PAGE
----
Henry Ford and his links to Ballinascarthy, West Cork

TO this day the legend persists that if only the parish priests hadn’t got involved, Ballinscarthy in West Cork would have its own Ford factory.

Henry Ford and his links to Ballinascarthy, West Cork

The village, just a few kilometres north of Clonakilty, is the birthplace of William Ford, father to Henry Ford, the carmaker extraordinaire who transformed American life. Born 150 years ago today in the month when the largest city in his home state of Michigan — Detroit, the Motor City — has declared bankruptcy, it might be appropriate to review his family’s connection with Ballinascarthy, and in particular, the time one of America’s richest men decided he couldn’t afford the asking price for a piece of his own family’s past.

Anyone driving into West Cork on the N71 will notice the shiny silver Model T Ford in the centre of Ballinascarthy, unveiled in 2000, and the nearby Henry Ford Tavern. The links between the village and the Fords of America have become even more pronounced in the past 20 years, especially since Benson Ford and his sister Lynn Alandit visited in 1992. Ten years earlier, Henry Ford II, Henry’s grandson, paid a call and before that came the visit all of Ballinascarthy had been waiting for — the return in 1912 of the prodigal son, Henry Ford.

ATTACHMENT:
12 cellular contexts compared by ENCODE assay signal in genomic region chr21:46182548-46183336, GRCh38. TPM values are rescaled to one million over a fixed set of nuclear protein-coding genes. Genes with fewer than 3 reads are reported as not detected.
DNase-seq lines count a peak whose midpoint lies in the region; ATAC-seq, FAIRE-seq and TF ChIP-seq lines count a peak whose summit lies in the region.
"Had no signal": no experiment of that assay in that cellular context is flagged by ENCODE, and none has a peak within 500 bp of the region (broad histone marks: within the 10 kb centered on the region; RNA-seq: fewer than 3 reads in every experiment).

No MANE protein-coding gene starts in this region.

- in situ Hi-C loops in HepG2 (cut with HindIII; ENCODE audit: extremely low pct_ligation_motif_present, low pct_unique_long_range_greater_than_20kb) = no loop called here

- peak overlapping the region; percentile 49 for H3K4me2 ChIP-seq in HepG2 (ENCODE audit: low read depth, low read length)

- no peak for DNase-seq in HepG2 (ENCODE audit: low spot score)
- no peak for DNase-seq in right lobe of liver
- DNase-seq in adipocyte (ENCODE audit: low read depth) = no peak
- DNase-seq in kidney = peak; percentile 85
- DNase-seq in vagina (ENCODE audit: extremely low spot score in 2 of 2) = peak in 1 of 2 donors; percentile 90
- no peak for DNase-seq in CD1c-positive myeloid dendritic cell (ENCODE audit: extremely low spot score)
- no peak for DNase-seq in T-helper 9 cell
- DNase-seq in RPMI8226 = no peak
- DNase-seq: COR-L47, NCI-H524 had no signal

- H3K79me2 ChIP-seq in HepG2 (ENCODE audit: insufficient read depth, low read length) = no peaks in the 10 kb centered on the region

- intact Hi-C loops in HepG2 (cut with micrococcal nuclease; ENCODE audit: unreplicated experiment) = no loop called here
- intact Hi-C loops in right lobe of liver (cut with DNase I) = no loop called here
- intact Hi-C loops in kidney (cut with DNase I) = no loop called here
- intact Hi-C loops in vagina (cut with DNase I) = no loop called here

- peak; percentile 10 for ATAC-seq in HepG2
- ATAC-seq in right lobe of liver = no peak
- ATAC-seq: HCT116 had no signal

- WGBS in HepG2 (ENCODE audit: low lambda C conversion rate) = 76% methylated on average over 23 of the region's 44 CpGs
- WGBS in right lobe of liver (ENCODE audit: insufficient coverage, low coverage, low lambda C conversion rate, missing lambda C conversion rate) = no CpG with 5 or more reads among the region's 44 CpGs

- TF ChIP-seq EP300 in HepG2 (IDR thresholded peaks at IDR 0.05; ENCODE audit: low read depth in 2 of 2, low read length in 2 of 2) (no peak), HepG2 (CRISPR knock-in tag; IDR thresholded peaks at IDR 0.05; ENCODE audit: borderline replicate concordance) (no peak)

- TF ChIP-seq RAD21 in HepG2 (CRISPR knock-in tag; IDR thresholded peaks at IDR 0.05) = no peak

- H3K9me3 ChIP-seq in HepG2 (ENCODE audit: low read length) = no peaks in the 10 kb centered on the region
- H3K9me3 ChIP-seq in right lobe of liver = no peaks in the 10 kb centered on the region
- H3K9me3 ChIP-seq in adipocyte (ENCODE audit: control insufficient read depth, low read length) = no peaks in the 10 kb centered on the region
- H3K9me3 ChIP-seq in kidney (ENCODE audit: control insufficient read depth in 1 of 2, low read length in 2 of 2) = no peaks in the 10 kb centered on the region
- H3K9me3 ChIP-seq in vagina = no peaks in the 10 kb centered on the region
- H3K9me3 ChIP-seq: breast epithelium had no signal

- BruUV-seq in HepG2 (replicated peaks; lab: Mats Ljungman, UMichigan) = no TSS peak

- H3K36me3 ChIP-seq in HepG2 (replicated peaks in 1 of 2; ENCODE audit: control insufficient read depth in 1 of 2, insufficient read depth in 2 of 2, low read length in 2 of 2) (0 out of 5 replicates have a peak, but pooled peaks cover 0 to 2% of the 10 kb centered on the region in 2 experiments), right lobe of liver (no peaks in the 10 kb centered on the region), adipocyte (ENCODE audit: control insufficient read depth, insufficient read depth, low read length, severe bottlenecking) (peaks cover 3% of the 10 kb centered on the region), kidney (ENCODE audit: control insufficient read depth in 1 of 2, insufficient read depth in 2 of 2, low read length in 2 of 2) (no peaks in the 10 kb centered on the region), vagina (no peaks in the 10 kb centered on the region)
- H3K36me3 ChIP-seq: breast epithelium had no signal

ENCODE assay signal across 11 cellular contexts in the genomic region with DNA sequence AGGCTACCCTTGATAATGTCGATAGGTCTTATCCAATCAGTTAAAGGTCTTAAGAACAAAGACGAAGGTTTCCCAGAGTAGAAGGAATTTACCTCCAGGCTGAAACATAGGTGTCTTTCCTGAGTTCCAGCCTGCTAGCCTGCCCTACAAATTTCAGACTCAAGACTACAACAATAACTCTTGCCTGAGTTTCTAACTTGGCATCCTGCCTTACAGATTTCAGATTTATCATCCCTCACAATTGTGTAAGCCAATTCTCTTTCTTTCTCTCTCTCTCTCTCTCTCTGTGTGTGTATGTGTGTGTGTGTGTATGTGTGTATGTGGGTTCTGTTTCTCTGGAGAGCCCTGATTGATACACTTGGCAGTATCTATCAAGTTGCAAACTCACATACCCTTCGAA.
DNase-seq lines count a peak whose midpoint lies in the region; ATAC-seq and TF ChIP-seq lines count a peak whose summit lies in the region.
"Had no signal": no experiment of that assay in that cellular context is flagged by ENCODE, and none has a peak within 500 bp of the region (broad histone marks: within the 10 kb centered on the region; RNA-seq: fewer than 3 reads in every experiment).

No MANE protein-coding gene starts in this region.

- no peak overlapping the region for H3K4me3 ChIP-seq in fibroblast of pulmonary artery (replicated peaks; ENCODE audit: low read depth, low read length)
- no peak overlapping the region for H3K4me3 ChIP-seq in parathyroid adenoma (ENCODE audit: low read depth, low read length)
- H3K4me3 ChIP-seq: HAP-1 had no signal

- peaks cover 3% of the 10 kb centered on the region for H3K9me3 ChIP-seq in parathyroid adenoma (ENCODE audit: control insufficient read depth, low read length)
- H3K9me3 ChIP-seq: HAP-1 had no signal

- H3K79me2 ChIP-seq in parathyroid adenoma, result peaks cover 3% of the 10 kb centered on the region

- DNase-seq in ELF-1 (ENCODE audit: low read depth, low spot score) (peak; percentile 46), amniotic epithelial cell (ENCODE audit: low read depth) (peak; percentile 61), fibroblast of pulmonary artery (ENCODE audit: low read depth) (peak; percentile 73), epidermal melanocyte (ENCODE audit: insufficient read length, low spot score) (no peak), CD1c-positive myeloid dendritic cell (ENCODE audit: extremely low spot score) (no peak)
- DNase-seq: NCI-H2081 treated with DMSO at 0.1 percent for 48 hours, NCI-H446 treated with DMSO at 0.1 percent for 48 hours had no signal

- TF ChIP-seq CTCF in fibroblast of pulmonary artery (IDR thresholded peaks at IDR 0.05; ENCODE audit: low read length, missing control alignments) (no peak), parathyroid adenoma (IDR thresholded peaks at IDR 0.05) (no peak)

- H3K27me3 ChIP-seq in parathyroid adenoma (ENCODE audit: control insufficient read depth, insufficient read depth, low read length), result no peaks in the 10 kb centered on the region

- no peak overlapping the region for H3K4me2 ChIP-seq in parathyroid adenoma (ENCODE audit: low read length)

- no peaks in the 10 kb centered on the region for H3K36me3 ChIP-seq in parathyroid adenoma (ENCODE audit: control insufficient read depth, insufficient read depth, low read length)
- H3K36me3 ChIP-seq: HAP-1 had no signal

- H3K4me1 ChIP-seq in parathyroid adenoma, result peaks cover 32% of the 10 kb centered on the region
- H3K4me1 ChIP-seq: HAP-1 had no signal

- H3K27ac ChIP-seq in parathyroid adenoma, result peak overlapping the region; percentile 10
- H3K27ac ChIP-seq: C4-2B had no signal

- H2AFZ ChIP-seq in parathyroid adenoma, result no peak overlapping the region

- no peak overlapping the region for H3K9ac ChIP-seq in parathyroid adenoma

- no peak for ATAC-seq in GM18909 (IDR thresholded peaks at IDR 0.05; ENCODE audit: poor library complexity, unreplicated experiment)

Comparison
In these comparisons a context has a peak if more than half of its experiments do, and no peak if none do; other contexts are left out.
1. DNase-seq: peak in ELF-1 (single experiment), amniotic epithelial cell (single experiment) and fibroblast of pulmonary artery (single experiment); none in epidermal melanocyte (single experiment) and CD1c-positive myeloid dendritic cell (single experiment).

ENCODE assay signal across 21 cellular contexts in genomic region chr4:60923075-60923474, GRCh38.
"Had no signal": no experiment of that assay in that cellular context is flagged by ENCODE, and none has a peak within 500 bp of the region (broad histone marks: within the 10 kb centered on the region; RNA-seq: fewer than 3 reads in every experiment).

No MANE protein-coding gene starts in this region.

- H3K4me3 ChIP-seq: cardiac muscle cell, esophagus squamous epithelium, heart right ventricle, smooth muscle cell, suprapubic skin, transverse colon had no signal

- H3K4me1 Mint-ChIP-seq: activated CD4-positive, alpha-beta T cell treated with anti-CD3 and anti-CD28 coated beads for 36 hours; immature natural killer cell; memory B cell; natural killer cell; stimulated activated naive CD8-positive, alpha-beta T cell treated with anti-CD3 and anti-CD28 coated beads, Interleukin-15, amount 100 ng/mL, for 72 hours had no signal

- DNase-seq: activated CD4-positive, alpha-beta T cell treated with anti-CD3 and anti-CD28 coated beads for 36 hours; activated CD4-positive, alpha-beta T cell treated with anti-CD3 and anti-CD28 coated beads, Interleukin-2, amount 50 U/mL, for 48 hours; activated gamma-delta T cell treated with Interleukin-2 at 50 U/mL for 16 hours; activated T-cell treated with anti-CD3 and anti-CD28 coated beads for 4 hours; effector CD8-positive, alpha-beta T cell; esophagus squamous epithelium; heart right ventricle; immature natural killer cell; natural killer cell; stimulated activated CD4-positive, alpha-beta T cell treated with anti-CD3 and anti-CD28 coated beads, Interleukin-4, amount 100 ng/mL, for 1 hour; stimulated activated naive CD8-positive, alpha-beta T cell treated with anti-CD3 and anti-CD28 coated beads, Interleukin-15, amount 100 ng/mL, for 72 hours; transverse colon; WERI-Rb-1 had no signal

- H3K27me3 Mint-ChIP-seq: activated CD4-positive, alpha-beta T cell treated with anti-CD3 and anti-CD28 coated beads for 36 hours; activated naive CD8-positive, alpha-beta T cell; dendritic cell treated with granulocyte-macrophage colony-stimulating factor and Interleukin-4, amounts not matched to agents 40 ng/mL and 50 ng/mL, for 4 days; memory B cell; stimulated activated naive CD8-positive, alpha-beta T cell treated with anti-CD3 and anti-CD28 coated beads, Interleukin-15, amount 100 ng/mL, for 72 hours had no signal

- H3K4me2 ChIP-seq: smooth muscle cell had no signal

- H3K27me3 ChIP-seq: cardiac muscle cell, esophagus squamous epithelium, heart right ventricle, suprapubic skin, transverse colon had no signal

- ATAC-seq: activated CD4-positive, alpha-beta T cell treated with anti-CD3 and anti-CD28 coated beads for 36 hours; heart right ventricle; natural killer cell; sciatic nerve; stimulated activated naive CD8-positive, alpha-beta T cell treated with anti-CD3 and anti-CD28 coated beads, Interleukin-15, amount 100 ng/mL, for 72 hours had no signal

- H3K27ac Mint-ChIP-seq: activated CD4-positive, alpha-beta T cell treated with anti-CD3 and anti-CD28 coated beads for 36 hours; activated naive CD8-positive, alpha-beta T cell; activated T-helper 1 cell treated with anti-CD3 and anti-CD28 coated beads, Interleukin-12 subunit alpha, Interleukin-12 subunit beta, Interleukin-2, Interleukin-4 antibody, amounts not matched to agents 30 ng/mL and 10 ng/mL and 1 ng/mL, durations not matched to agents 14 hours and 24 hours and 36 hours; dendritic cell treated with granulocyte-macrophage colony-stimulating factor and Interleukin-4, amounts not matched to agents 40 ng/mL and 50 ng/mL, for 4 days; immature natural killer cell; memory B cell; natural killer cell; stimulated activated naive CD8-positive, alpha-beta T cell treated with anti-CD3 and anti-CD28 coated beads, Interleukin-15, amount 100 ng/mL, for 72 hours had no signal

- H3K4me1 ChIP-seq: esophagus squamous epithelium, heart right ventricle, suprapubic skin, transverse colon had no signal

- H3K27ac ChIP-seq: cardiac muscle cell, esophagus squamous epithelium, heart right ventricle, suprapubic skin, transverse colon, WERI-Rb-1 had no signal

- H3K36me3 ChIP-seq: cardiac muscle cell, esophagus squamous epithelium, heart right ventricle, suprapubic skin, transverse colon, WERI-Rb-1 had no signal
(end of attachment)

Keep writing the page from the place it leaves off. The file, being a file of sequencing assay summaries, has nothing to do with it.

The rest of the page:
One of his direct descendants is Hazel Ford Buttimer, who still lives in Crohane outside Ballinascarthy. Henry Ford was born in Dearborn, Michigan, but his father William left Ballinascarthy as a 21-year-old farmer and carpenter in 1847. It was the second phase of a Ford family migration to the US, but as Betty Hennessey, secretary of the Ballinascarthy Festival Committee, explains, Henry wasn’t ever quite done with the land of his father.

“Henry was back in 1912 and he tried to buy the place,” Betty says, referring to the empty tenant cottage and 30 acres of land in nearby Lisselane where William had lived. “It was only a tiny hut.”

When Henry returned in 1912, alongside his son Edsel, he was a man of means. Betty’s husband, Patrick, also a Henry Ford buff, claims the man who popularised motor travel made an effort to buy the farm but there were three single brothers who wouldn’t sell. “The parish priests advised them to hold on because there was more in him,” Patrick says. It seems you can put a price on sentiment, and in this case, it was one Henry Ford wasn’t willing to pay. As Hazel puts it with a smile: “He wasn’t going to be run up the street on that one.” By all accounts Henry took away the hearthstone from the old house and wasn’t seen in the vicinity for years afterwards.

The people of Ballinascarthy intend to mark the 150th anniversary of Henry’s birth, but Hazel has already been party to some of the celebrations planned in Michigan. She was in the Ford stronghold of Dearborn at the end of May, when the last house in which he lived was being renovated to mark his 150th birthday. “We have been over three times altogether,” Hazel says. It’s a far cry from the decades up to 1992, before which Hazel was unfamiliar with her American cousins. “I could not honestly say we were related,” she says. “My father would not have known much at all.”